Due to a confluence of domestic (drought), regional, and international (food price crisis) factors, the price of basic food items such as wheat flour (the dietary staple) doubled. Such an economic shock could have serious implications for households in Afghanistan, many of whom are impoverished. And live in conflict-afflicted areas. We estimate the differential effects of wheat flour price increases on household food security – as measured by calorie intake and the real value of food consumed based on the level of conflict in the province where the household is located. That is, we test whether being located in a province with higher levels of conflict is associated with more or less pronounced price effects.
The factors of food crisis and poverty in Afghanistan include: high population rate (the population has almost doubled in the last two decade, from around 15 million to almost 35 million according to the World Bank), opium cultivation (the contribution of opium to formal economy is almost 50%, which has increased entitlement at a cost of low local food production and annual shortfalls), inflation (the fluctuation in prices has a significant impact on urban and rural population in terms of per capita consumption at both individual and household level), high dependency ratio (since a decent percentage of the population is between 0-25, a great majority of them are dependent on their siblings, parents or relatives for access to food, clothing and housing), lack of education and skills (Afghanistan has one of the lowest educated population in the world and in terms of skills ranks at 2/3 in major industries like mining, construction and few other on a scale of 12), security situation (Due to poor security situation, there has been an increase in homelessness, slums, internally displaced persons which has led to an increase in poverty and food insecurity), corruption and poor governance (Afghanistan has one of the highest corruption rates in the world, on average each professional regardless of his employment status take a bribe of at least 25% and some regions have corruption rate as high as 99%).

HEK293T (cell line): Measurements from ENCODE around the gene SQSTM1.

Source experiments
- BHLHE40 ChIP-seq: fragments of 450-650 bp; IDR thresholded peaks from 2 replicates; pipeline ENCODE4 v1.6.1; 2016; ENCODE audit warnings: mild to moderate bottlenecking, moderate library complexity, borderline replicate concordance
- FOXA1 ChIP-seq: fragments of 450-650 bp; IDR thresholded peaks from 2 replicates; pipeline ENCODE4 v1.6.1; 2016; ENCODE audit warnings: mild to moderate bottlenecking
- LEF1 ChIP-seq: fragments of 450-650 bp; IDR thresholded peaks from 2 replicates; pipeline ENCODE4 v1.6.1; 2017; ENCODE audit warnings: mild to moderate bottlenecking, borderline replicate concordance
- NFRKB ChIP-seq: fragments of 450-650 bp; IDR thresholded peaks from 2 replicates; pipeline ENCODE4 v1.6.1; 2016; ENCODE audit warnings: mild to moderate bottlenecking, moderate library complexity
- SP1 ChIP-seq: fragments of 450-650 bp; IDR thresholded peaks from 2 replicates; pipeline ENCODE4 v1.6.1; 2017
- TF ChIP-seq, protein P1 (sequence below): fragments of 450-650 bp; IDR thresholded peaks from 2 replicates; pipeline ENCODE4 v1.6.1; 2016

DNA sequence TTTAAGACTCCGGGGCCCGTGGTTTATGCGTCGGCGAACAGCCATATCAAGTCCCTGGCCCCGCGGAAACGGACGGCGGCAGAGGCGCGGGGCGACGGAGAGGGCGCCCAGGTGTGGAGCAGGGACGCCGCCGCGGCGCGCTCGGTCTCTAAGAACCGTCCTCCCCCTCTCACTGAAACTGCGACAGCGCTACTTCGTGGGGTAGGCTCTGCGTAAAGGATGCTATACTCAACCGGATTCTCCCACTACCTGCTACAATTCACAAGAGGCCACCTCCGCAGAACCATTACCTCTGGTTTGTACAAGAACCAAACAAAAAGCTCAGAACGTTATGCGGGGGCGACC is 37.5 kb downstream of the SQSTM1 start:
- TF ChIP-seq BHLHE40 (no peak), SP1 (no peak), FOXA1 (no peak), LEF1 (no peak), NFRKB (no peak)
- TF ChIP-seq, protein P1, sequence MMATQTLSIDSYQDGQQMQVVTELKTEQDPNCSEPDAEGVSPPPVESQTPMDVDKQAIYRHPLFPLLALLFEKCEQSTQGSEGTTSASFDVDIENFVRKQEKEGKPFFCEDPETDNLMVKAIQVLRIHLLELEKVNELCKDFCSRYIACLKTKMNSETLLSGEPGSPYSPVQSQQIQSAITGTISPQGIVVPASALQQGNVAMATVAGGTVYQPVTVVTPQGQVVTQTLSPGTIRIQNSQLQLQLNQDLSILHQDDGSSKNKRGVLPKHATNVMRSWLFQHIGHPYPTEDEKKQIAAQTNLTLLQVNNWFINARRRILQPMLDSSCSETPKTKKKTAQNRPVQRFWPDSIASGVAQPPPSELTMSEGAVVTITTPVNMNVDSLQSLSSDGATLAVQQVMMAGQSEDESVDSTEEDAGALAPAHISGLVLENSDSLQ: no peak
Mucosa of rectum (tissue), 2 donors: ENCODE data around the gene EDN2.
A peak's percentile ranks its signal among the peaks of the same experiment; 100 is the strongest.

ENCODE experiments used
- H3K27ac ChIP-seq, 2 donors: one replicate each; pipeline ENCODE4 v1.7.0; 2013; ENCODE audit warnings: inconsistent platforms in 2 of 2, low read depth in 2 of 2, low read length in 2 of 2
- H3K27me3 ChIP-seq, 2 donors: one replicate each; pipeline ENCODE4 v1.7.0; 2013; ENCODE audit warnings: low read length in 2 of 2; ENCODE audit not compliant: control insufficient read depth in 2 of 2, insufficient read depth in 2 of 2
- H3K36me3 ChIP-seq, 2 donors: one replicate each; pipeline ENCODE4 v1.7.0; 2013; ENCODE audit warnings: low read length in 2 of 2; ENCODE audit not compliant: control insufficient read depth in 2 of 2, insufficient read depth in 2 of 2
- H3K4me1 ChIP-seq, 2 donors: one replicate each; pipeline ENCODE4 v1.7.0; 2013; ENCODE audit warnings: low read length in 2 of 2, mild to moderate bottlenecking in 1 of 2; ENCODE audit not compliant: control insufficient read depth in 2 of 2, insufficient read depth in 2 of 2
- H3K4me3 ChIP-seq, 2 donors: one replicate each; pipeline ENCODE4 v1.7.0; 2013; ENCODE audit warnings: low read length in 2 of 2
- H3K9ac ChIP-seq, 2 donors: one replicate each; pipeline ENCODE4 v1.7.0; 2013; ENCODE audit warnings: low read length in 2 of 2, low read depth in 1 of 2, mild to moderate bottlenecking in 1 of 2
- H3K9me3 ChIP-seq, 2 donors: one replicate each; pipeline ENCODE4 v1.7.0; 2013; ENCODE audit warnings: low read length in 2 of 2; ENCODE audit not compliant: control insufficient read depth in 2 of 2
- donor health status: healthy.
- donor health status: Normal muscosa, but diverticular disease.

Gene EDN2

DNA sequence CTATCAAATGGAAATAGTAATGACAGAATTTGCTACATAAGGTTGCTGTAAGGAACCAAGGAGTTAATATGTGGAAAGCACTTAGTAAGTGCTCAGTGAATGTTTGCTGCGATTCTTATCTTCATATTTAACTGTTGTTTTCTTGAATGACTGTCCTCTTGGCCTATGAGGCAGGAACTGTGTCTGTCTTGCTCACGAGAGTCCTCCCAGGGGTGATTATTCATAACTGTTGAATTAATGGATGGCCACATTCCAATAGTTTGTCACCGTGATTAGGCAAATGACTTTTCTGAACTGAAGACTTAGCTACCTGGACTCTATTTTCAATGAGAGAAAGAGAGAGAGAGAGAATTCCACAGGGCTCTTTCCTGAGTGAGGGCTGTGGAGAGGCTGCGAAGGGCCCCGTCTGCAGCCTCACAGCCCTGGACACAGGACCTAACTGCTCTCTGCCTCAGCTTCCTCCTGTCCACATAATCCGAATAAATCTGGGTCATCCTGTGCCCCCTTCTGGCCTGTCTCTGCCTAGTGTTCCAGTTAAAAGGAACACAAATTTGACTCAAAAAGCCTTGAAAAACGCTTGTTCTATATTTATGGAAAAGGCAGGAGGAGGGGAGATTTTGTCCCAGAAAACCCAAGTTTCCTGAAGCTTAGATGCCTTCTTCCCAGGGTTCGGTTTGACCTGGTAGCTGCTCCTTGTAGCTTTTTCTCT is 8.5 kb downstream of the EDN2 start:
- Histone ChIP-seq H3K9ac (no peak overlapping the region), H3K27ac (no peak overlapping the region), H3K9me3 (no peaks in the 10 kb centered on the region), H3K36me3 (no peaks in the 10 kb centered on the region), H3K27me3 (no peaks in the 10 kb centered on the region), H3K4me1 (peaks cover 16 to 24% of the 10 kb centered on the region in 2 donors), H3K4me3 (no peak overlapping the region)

Despite some efforts, there has not been a significant change neither in poverty reduction nor food security.  But on the contrary, it is evident that within two last years, the growing poverty and food security have been pressing the people unprecedentedly. Overall, insecurity, corruption, poor governance, low-income and several other structural problems inherent in the system are hindering progress of any sort. Moreover, Afghanistan does not only have to address the structural crisis integral in the system but should introduce short-terms and long-term programs to address poverty and food security. However, if Afghan government and international partner do not change their policy against terrorists, the security situation will be decreasing while economic crisis, unemployment and food crisis will be increasing.

Mohammad Zahir Akbari is the newly emerging writer of the Daily Outlook Afghanistan. He can be reached at mohammadzahirakbari@gmail.com